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World class protection boosts Great Barrier Reef

Australia’s Great Barrier Reef (GBR) is showing an extraordinary range of benefits from the network of protected marine reserves introduced there five years ago, according to a comprehensive new study published in the Proceedings of the US National Academy of Sciences.

The scientific team, a ‘who’s-who’ of Australian coral reef researchers, describe the findings as “a globally significant demonstration of the effectiveness of large-scale networks of marine reserves”.

“Our data show rapid increases of fish and sharks inside no-take reserves, in both reef and non-reef habitats,” says Professor Terry Hughes, Director of the ARC Centre of Excellence for Coral Reef Studies at James Cook University, speaking today at the American Association for the Advancement of Sciences meeting in San Diego, California.

“Critically, the reserves also benefit overall ecosystem health and resilience”, says lead author Dr Laurence McCook of the ARC Centre of Excellence for Coral Reef Studies and Great Barrier Reef Marine Park Authority.

“Outbreaks of coral-eating, crown-of-thorns starfish are less frequent on no-take reefs, which consequently have a higher abundance of healthy corals after outbreaks.

“In concert with other measures, the reserve network is also helping the plight of threatened species like dugongs and marine turtles”, says Dr McCook. 

“There is now very strong evidence that no-take zones benefit fish populations within those zones. The numbers of coral trout doubled on some reefs within two years of closure to fishing,” the researchers say.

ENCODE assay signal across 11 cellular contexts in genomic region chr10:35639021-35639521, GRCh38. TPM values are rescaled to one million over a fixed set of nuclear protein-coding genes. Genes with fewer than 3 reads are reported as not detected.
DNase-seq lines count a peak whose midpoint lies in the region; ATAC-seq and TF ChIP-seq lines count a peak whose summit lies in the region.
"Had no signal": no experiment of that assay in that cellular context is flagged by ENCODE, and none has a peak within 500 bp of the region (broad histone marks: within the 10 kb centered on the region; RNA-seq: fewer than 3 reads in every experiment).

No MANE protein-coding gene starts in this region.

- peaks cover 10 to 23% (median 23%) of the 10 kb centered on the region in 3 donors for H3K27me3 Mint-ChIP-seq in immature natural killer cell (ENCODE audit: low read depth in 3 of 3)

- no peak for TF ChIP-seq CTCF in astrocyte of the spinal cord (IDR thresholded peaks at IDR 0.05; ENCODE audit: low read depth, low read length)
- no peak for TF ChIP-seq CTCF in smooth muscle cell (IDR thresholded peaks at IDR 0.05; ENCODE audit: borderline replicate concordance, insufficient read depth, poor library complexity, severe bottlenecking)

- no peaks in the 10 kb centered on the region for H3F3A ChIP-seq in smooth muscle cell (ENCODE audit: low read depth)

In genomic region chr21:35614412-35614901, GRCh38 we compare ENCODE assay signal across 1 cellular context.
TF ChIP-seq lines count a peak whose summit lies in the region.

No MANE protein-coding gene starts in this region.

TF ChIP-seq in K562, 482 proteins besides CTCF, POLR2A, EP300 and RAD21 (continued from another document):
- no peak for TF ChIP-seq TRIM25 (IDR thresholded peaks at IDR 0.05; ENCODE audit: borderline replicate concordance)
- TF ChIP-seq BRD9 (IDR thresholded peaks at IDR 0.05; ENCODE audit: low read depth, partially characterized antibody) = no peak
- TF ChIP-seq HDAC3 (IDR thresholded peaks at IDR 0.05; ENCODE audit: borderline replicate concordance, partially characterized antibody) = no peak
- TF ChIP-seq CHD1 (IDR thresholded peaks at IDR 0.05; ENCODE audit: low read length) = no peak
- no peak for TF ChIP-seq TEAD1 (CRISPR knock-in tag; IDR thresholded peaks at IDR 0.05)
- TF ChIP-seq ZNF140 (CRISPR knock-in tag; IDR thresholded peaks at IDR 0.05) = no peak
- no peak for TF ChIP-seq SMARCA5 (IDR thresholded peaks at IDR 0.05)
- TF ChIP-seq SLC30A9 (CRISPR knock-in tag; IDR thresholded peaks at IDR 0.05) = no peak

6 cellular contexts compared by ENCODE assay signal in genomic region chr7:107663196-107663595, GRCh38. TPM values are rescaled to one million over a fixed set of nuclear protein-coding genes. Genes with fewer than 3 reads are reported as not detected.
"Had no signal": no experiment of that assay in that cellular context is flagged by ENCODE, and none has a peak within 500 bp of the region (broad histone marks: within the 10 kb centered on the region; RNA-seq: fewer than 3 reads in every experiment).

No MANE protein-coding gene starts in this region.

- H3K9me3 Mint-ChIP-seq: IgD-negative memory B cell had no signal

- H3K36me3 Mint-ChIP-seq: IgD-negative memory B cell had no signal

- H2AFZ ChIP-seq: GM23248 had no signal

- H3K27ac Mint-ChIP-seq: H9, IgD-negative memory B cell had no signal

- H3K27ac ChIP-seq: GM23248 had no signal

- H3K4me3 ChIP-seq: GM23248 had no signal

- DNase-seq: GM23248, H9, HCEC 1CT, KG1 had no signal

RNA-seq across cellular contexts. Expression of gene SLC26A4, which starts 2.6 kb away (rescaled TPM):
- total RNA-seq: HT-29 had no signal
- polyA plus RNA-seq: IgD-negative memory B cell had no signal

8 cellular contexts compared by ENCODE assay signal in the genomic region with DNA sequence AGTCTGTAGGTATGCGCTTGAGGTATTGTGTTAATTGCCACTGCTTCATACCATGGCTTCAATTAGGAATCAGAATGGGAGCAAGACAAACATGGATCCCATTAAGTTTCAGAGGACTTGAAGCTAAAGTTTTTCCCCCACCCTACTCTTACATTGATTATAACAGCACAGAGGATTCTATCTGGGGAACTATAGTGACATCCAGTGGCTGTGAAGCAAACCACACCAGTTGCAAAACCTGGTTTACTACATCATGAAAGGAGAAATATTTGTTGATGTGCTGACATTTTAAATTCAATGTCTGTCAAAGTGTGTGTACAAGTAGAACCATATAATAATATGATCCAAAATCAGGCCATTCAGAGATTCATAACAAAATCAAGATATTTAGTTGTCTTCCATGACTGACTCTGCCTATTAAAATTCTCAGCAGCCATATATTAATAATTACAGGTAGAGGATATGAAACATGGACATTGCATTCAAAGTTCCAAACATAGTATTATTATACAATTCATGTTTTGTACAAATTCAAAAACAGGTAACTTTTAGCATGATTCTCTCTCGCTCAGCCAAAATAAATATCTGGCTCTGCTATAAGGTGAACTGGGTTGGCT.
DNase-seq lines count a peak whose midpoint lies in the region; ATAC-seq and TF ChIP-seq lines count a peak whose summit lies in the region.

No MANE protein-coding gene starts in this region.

Larger, more mobile species, such as sharks, have been slower to recover than residential fishes, but nevertheless show strong signs of recovery in no-entry zones of the GBR: grey reef sharks are 30 times more abundant on no-entry reefs compared with fished reefs.  The researchers predict that as protected fish inside no-take areas grow larger and larger, they will contribute many more larvae to the whole ecosystem. Therefore, the benefits of no-take areas are expected to extend far beyond the no-take boundaries, replenishing surrounding areas that are open to fishing.

Overall, the team concluded: “With 32% of GBR reef area in no-take reefs, and fish densities about two times greater on those reefs, fish populations across the ecosystem have increased considerably.”

However the team cautioned that there was evidence of some poaching taking place in no-take zones, because no-entry zones had even more fish than no-take areas.

The researchers say that preliminary economic analysis points to considerable net benefits, both to the environment and to tourism, fishing and related enterprises.

“Relative to the revenue generated by Great Barrier Reef industries, current expenditure on protection is minor,” they added.

“Given the major threat posed by climate change, the expanded network of marine reserves provides a critical and cost-effective contribution to enhancing the resilience of the Great Barrier Reef,” the scientists comment.

“In summary, the network of marine reserves on the GBR has brought major, sustained ecological benefits, including enhanced populations of target fish and sharks.

“Overall, the results demonstrate that the large-scale network of marine reserves on the GBR is proving to be an excellent investment - in social, economic and environmental terms,” they conclude.

Their paper “Adaptive management of the Great Barrier Reef: a globally significant demonstration of the benefits of a network of marine reserves” by Laurence J. McCook, Tony Ayling, Mike Cappo, J. Howard Choat, Richard D.Evans, Debora M. De Freitas, Michelle Heupel, Terry P. Hughes, Geoffrey P.Jones, Bruce Mapstone, Helene Marsh, Morena Mills, Fergus Molloy, C.Roland Pitcher, Robert L. Pressey, Garry R. Russ, Stephen Sutton, Hugh
Sweatman, Renae Tobin, David R. Wachenfeld and David H. Williamson is in the current Proceedings of the National Academy of Sciences (PNAS). The authors are affiliated with the Australian Institute of Marine Science, the Commonwealth Scientific and Industrial Research Organization, the Great Barrier Reef Marine Park Authority, and James Cook University.


More information:
Dr Laurence McCook, CoECRS and GBRMPA, +61 (0)7 4750-0787 or +61 (0) 408 804 765
Professor Terry Hughes, CoECRS and JCU, +61 (0) 400 720 164 (USA Pacific time zone)
Jenny Lappin, CoECRS, +61 (0)7 4781 4222
Jim O’Brien, James Cook University Media Office, +61 (0)7 4781 4822 or 0418 892449

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